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Just out in Journal of Electronic Materials is a novel strain mapping study of crystalline Silicon Carbide, a material widely used as a substrate for thin film electronics. The work was done at CHESS and APS by JIANQIU GUO ,YU YANG, BALAJI RAGHOTHAMACHAR, MICHAEL DUDLEY from SUNY Stony Brook and by CHESS Staff Scientist STAN STOUPIN (before he moved to CHESS).

The group developed a non-destructive method, based on synchrotron double-crystal topography, to quantitatively measure and compare directional components of lattice strain between unprocessed wafers and those subjected to post-growth high-temperature heat treatment. Maps of different strain components are generated from equi-misorientation contour maps as illustrated in Figure 1. This technique is a powerful tool for estimating strain fields, and their analysis shows that normal strain (change in lattice constant along a direction with change in position along that direction) changes much more than do shear/rotation components. This indicates that dilation/compression rather than lattice tilt is the major type of deformation caused by incorporation of nitrogen dopants and nucleation of basal plane dislocations.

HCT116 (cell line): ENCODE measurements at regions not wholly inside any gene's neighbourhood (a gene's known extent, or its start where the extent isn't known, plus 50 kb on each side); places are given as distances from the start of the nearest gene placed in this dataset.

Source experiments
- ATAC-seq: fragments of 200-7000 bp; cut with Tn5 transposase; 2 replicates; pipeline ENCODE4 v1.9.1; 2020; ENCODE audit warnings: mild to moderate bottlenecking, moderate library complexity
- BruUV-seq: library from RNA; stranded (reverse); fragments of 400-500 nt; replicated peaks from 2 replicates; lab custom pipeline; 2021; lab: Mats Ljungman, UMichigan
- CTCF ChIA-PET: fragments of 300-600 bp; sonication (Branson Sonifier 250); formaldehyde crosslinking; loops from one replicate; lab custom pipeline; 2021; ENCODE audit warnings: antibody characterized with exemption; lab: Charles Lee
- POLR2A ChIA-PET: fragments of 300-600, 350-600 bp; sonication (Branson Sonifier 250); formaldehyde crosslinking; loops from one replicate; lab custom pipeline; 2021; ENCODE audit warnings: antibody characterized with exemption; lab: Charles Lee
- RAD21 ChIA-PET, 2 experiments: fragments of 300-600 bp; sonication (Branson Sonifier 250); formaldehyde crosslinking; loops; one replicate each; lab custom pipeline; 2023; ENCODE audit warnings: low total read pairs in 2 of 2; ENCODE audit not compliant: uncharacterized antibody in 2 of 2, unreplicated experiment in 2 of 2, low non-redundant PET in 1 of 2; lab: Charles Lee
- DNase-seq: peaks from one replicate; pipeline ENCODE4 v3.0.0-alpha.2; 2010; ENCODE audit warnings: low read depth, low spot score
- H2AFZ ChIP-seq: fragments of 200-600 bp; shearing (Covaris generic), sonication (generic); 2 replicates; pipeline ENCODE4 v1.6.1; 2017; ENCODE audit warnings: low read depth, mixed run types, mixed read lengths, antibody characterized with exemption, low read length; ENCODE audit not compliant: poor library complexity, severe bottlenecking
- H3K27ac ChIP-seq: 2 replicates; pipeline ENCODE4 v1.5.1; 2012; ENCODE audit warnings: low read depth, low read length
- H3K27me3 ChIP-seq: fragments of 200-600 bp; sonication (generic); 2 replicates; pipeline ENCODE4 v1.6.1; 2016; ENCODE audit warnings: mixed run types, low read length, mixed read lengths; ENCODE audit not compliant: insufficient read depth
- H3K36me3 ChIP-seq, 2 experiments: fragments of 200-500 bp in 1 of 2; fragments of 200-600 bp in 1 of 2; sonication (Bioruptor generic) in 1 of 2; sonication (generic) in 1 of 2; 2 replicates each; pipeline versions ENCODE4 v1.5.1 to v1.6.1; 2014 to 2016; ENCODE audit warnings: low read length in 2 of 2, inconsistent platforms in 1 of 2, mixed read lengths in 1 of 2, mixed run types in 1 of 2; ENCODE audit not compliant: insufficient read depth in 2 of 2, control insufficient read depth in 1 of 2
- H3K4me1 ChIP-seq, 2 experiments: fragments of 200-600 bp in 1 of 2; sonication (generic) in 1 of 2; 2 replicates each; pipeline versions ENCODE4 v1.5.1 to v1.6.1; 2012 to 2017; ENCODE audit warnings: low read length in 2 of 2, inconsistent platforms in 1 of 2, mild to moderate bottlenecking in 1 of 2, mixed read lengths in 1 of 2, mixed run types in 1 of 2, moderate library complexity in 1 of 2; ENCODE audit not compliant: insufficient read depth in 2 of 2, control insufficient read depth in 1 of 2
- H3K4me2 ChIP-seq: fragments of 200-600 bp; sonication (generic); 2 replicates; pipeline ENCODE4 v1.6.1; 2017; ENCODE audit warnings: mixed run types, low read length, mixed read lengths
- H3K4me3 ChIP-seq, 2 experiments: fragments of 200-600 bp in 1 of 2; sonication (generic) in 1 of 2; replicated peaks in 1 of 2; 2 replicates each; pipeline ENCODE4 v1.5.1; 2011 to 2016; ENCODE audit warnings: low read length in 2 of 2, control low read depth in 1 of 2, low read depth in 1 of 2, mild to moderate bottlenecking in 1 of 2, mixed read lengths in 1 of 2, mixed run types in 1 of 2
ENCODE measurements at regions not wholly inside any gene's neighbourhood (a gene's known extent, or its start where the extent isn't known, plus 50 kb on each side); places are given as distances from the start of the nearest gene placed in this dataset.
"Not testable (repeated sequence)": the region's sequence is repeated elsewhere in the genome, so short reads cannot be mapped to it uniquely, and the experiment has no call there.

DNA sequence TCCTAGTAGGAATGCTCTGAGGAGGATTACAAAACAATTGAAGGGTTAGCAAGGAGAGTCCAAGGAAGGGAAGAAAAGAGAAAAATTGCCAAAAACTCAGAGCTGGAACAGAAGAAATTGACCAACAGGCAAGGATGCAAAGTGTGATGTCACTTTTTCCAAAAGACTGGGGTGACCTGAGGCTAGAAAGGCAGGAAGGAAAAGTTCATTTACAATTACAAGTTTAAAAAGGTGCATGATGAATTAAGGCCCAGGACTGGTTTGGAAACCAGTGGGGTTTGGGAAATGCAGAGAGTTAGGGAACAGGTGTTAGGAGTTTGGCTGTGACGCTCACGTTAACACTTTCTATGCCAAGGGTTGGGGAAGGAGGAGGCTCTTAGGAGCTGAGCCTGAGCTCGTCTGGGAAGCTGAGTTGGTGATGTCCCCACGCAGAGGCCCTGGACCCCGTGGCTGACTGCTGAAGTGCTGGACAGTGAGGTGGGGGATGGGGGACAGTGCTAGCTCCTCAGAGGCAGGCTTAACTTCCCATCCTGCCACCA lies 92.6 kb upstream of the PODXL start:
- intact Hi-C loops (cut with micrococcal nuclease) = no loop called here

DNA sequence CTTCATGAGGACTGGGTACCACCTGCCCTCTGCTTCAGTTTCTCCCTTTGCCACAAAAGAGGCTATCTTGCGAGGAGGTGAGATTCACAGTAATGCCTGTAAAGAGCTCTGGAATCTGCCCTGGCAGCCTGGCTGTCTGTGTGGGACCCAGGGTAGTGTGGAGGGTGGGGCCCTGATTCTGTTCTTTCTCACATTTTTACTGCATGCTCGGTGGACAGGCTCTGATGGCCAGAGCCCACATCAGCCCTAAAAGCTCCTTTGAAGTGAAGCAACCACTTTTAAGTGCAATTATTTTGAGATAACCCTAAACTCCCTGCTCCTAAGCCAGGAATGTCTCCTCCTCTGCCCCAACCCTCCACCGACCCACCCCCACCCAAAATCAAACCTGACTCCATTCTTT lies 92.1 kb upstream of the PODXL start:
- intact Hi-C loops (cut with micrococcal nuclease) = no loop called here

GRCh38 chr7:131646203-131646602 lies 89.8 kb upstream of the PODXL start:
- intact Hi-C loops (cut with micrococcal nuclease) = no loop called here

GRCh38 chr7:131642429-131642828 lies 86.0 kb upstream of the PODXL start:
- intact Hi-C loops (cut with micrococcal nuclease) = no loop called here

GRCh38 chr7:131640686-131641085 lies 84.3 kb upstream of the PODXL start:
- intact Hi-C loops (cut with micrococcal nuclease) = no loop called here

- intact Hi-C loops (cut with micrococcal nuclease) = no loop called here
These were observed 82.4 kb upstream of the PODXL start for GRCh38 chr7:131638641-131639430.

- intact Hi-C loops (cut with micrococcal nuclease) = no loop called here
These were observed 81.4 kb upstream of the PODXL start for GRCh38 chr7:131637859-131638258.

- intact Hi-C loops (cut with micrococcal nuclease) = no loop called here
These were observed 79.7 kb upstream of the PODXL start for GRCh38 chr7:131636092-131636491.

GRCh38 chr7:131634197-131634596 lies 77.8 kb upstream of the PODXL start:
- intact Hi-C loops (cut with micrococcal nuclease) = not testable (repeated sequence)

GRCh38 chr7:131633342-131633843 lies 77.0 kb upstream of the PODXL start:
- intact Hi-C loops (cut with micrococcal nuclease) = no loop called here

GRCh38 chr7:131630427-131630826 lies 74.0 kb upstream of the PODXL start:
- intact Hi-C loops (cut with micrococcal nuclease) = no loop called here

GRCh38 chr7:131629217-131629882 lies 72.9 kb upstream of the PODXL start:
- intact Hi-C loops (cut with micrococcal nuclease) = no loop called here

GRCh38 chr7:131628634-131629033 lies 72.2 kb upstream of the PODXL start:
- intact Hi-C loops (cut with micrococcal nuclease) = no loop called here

Figure 1: “Equi-misorientation contour” (dark squiggle) results when a crystal is illuminated by a monochromatic, collimated x-ray beam but only a limited region diffracts. When the crystal is rotated by a tiny angle, another region reaches Bragg condition and the contour shifts to a different image position.

 Figure 2: False color strain maps show the magnitude of four different strain components: (a) du1/dx1 (b) du2/dx2 (c) du1/dx3 and (d) du2/dx3.


See PDF of full paper here.



Submitted by: Ken Finkelstein, CHESS, Cornell University